PASSING OFFENSE: D - On paper, Donovan McNabb had his best game statistically with only five incompletions, two of which were drops. Don't, however, make the mistake of judging a quarterback on paper. McNabb's accuracy continued to be an issue. For example, a 30-yard completion to Bernard Berrian could have been a touchdown had Berrian not had to stop to catch the ball. The pass protection was awful and no plays were made in the passing game to get the Bears out of eight- and nine-man fronts with a single-high safety. Rookie Christian Ponder made his NFL regular-season debut. Playing most of the fourth quarter, he looked like a rookie, completing 9 of 17 passes for 99 yards.
RUSHING OFFENSE: D - The Vikings ran the ball only 17 times, but fell far behind so early that they couldn't stick with the run. And if they had stuck with the run, they wouldn't have moved the Bears off the ball without a legitimate passing attack. Adrian Peterson had just 39 yards and one touchdown on 12 carries (3.3), while the team averaged 3.1 yards on 17 carries. The Bears have caught on to Peterson lately. Although Peterson went into Sunday's game averaging 112 yards per game in seven meetings, he's been held under 100 yards the past four meetings. He has 90 yards on 29 carries the past two meetings.
PASS DEFENSE: F - Against a Bears offense that had allowed Jay Cutler to be sacked 70 times in his past 20 regular-season games, the Vikings' vaunted pass rush could muster virtually no pressure, except for Jared Allen's strip sack with the game already out of hand in the third quarter. The Bears used max protection and a balance between the run and pass to give Cutler all the time he needed to shred the Vikings' secondary, particularly cornerback Cedric Griffin. Roy Williams beat Griffin for a 17-yard gain on the Bears' second offensive snap. One play later, Devin Hester blew past Griffin for a 48-yard touchdown.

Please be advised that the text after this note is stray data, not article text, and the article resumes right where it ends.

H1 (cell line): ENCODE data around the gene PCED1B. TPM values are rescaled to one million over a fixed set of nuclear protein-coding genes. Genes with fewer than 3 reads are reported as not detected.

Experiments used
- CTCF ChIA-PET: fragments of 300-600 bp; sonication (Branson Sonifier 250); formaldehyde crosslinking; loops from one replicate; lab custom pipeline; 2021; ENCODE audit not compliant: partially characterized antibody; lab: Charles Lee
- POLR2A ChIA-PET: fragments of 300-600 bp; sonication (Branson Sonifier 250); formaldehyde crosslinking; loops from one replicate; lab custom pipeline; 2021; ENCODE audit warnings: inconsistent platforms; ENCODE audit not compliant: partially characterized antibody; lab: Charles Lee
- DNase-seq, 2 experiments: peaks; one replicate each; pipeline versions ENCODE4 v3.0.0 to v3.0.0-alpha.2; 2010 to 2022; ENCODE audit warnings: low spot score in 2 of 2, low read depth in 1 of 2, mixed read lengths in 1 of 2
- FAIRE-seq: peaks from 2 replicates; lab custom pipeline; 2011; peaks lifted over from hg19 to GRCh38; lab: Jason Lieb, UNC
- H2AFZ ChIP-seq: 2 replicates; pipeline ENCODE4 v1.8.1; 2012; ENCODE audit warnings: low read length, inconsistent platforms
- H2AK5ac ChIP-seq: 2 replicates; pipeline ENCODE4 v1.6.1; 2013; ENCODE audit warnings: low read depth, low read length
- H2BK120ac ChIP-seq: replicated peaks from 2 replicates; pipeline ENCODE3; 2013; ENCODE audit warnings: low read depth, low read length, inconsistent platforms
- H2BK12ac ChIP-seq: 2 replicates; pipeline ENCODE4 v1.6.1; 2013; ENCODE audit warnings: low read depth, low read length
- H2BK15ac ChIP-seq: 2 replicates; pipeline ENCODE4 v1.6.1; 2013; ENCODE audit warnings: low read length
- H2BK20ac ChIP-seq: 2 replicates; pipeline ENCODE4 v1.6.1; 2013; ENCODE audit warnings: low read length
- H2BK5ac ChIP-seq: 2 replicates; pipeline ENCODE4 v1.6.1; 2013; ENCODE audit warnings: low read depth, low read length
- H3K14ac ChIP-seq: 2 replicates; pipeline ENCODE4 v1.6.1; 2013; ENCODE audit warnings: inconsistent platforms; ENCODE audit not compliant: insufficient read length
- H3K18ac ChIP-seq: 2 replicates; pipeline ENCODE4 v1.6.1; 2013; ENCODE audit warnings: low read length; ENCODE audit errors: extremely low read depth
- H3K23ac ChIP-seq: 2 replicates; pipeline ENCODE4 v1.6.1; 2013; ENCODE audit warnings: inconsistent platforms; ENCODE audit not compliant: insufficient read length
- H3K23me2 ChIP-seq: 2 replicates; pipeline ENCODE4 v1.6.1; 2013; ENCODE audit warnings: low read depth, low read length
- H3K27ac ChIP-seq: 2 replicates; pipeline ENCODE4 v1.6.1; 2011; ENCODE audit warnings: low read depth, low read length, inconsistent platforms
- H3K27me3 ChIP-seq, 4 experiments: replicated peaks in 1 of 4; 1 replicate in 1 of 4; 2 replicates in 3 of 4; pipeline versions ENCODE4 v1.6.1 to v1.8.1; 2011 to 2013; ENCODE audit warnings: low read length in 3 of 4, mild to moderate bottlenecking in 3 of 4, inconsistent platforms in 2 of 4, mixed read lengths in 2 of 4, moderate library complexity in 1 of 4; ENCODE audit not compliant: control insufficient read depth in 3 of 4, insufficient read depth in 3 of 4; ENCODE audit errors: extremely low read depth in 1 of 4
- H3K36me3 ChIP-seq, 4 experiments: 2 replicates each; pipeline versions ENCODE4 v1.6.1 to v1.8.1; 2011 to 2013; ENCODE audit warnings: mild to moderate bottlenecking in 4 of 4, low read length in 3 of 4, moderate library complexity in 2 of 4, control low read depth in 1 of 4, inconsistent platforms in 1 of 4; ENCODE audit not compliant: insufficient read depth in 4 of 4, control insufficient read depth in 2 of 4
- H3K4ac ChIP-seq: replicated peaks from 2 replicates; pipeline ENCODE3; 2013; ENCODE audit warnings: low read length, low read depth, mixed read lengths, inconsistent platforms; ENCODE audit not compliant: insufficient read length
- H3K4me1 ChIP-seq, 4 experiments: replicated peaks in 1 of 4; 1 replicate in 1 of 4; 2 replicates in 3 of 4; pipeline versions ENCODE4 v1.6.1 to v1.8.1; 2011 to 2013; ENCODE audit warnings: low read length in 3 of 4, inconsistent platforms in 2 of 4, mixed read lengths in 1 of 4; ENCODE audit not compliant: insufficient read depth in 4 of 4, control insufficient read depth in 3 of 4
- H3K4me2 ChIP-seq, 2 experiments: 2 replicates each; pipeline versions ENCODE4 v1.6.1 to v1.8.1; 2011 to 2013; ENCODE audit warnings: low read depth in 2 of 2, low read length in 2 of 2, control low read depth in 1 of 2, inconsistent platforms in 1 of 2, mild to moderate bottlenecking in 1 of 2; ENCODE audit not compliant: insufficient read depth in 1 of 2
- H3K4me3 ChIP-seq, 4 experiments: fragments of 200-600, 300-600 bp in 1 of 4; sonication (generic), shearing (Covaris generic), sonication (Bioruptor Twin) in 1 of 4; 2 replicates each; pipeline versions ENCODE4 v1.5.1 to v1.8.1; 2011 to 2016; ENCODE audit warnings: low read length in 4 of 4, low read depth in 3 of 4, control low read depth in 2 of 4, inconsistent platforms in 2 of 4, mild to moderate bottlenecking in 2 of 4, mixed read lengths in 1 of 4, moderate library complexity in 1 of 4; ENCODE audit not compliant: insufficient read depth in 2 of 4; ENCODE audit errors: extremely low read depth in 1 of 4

RUSH DEFENSE: D - One of the reasons Cutler stayed upright and dangerous was the Vikings couldn't stop running back Matt Forte. He didn't have a monster game, but his 5.1-yard average on 17 carries was all the balance the Bears needed, and more. Forte would have easily topped 100 yards if he hadn't been pulled late in the game.
SPECIAL TEAMS: F - Other than early on in the first quarter, there were only 14 seconds in which one felt the Vikings had a chance to make the game a contest. Adrian Peterson scored on a 4-yard run with 10:23 left in the third quarter to make it a 26-10 game. Unfortunately for the Vikings, their nemesis, Devin Hester, returned the ensuing kickoff 98 yards for a touchdown and a 33-10 lead that broke the Vikings' will. Hester, who torments the Vikings yearly, also had a 27-yard punt return. Vikings punter Chris Kluwe felt the strain of punting to Hester, who has three career punt returns for touchdowns against Kluwe. One of Kluwe's attempts to punt the ball away from Hester traveled only 18 yards and set up a 33-yard touchdown drive.
COACHING: F - A week ago, the Bears' run defense and offensive line were gashed in an ugly loss at Detroit. The feeling among the Vikings was that played right into their strengths, which are Adrian Peterson and pass-rushing ends Jared Allen and Brian Robison. But when the Bears made adjustments to correct what happened in Detroit, the Vikings had no counter moves. The Bears went into full max protection mode and neutralized the Vikings' front four. And on defense, the Bears packed the line of scrimmage with eight- and nine-man fronts. They played almost the entire game with a single-high safety, daring the Vikings to beat them passing the ball. The Vikings simply had no answers to the Bears' changes.
Grading the game: Bears
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